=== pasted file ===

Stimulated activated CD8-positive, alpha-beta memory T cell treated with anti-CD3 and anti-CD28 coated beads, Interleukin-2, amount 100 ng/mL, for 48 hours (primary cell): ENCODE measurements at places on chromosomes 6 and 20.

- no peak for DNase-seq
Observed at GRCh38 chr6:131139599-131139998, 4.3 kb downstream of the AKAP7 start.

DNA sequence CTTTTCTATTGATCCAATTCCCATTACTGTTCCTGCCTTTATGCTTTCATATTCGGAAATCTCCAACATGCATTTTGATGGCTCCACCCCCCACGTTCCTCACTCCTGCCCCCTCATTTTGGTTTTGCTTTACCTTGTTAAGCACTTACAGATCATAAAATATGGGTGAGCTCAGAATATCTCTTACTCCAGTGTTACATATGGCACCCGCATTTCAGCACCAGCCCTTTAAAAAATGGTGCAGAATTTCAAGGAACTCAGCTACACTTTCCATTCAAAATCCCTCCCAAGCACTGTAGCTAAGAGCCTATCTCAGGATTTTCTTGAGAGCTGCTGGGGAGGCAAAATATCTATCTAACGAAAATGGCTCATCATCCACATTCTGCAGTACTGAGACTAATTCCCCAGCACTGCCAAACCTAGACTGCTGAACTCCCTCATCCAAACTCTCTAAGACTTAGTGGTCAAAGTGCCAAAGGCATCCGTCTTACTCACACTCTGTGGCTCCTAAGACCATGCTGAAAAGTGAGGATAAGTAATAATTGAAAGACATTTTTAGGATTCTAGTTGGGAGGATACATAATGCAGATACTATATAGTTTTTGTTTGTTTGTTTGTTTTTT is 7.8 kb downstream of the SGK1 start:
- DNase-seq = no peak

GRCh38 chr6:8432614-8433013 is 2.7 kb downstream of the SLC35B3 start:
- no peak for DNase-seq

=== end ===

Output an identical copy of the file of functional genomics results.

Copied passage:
Stimulated activated CD8-positive, alpha-beta memory T cell treated with anti-CD3 and anti-CD28 coated beads, Interleukin-2, amount 100 ng/mL, for 48 hours (primary cell): ENCODE measurements at places on chromosomes 6 and 20.

- no peak for DNase-seq
Observed at GRCh38 chr6:131139599-131139998, 4.3 kb downstream of the AKAP7 start.

DNA sequence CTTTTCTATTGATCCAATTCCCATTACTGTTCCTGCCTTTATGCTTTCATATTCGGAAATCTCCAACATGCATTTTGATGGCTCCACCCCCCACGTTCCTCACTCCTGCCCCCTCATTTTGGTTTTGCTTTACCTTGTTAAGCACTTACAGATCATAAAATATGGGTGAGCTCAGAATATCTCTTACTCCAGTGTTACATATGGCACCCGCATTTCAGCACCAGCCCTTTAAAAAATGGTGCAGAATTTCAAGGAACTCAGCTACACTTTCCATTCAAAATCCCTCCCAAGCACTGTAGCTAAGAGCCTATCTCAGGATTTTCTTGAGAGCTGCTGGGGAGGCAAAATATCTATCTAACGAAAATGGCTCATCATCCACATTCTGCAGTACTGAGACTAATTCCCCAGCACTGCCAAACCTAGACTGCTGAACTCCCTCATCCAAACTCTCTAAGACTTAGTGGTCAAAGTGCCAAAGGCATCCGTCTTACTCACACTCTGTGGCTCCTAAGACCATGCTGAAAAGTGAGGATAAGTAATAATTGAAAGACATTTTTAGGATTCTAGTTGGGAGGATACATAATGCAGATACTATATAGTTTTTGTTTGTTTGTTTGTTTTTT is 7.8 kb downstream of the SGK1 start:
- DNase-seq = no peak

GRCh38 chr6:8432614-8433013 is 2.7 kb downstream of the SLC35B3 start:
- no peak for DNase-seq